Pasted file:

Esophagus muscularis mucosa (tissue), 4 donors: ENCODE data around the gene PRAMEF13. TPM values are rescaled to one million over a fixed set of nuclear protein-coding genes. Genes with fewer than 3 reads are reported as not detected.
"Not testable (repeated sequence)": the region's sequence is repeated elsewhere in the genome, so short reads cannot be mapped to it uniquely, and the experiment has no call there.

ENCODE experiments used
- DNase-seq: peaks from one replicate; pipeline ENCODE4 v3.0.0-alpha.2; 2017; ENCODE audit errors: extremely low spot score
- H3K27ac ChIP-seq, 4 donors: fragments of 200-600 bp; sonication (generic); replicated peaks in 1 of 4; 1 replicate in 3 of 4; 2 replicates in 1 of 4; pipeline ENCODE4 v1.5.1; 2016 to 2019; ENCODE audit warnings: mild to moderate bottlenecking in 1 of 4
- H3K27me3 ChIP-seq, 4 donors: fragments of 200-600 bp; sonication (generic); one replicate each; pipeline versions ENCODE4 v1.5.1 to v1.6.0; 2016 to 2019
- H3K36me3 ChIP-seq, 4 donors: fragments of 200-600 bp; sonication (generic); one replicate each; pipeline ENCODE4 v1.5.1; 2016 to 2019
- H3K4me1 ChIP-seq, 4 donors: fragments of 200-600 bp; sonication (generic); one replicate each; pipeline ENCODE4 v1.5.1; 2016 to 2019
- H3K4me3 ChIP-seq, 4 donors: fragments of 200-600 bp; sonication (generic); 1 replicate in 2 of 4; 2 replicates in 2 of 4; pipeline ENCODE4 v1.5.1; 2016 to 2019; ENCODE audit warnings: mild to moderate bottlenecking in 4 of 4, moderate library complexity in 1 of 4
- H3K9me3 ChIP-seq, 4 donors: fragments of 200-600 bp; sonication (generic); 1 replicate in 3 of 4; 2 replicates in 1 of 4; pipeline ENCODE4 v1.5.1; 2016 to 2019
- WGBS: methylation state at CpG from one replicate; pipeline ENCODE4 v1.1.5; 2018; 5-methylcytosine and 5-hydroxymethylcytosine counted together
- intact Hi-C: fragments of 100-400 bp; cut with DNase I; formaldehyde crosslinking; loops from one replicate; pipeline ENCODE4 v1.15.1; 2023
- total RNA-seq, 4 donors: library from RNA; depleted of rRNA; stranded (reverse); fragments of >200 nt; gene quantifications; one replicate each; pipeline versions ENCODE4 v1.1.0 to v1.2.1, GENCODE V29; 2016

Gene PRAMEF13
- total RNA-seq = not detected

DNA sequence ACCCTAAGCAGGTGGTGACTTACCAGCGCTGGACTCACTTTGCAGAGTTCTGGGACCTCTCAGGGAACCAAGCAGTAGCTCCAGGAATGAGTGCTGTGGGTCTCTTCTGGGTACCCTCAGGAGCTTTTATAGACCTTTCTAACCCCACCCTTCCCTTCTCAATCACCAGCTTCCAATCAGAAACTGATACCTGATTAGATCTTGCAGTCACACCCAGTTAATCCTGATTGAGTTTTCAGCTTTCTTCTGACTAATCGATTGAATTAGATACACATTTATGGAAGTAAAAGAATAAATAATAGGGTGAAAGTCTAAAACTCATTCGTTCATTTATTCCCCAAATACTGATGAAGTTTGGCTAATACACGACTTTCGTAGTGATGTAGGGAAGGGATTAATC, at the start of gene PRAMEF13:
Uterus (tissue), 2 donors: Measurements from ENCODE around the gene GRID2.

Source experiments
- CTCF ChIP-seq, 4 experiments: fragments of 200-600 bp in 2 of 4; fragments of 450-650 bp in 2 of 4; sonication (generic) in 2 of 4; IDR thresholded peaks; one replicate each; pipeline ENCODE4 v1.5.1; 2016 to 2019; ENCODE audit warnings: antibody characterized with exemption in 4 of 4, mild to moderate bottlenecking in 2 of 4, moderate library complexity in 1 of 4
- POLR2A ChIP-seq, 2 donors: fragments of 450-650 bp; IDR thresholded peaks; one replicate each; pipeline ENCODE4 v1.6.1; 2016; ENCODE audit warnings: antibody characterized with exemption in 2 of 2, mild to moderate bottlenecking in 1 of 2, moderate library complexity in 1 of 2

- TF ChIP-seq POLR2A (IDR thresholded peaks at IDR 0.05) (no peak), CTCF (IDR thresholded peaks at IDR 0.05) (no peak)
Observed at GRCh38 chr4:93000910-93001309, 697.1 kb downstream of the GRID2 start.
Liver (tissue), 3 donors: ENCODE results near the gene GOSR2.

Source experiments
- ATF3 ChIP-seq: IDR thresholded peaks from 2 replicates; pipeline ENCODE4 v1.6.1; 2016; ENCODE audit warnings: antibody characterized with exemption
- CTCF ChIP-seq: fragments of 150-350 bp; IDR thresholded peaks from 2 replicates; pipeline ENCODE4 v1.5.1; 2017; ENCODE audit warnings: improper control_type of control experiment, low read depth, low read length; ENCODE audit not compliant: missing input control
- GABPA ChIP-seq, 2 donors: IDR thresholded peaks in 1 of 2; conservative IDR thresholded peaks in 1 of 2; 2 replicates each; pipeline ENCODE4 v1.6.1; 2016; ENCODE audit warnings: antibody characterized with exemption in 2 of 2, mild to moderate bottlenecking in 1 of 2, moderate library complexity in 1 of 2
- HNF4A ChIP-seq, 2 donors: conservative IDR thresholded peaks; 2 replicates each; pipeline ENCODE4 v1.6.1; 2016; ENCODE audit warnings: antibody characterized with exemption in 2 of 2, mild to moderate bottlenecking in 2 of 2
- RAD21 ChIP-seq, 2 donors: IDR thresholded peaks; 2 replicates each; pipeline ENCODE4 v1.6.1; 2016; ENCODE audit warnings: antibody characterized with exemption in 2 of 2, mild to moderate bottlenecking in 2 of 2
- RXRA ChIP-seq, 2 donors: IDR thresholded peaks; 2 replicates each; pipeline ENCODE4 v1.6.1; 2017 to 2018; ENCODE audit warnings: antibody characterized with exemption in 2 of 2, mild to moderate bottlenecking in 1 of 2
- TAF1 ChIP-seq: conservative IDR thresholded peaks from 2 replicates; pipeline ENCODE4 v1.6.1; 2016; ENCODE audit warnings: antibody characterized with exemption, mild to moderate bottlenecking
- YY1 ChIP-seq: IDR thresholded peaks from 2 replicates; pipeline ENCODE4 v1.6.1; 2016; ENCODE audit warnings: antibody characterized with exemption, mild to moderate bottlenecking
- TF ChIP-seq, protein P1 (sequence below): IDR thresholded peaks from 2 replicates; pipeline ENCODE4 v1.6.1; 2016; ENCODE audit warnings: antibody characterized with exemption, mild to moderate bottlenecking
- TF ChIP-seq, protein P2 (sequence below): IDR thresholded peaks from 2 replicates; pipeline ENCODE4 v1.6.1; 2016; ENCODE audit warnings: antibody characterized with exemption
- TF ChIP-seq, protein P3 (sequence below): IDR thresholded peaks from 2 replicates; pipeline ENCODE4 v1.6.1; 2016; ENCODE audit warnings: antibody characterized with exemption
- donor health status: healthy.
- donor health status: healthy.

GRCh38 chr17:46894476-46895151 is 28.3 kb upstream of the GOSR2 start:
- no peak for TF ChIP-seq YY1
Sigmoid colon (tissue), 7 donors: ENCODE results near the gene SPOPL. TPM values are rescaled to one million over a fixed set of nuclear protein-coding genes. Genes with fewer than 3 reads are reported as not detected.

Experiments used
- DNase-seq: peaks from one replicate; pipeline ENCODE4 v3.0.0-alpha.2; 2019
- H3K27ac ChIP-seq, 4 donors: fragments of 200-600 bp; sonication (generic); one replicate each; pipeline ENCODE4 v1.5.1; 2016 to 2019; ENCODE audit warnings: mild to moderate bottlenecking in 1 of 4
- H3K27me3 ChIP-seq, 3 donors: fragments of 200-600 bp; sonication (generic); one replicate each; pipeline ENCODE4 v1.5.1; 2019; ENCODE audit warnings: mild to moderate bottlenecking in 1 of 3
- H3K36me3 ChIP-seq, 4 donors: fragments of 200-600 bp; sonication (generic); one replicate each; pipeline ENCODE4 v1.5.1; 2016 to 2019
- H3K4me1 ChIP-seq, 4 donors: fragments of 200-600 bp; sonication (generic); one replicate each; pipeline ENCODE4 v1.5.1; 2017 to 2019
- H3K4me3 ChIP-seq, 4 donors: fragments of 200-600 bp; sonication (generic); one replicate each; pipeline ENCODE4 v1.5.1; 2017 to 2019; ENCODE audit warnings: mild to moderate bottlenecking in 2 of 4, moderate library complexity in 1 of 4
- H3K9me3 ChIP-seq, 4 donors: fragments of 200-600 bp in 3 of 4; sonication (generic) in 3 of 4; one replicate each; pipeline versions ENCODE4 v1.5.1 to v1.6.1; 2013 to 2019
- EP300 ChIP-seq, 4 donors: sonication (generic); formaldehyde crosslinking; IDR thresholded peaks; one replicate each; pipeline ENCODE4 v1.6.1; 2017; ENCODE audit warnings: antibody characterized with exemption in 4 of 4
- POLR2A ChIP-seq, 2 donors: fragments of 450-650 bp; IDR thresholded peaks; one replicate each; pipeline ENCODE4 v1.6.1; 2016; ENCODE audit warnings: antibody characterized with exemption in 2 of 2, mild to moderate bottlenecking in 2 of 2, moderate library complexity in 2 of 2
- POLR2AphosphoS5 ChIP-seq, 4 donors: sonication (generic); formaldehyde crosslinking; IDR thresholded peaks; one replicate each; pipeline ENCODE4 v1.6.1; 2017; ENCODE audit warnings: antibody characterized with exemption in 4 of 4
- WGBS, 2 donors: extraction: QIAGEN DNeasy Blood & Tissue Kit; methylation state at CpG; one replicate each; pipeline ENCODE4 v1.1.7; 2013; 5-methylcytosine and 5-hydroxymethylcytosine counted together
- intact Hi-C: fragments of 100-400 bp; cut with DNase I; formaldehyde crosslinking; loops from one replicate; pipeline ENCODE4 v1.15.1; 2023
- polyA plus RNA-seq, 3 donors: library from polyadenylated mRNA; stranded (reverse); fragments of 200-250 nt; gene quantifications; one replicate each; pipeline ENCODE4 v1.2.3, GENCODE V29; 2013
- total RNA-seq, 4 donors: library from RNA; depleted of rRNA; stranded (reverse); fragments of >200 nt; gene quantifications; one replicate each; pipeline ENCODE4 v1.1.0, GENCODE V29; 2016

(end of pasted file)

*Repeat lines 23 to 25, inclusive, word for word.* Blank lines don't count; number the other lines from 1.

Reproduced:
Liver (tissue), 3 donors: ENCODE results near the gene GOSR2.

Source experiments
- ATF3 ChIP-seq: IDR thresholded peaks from 2 replicates; pipeline ENCODE4 v1.6.1; 2016; ENCODE audit warnings: antibody characterized with exemption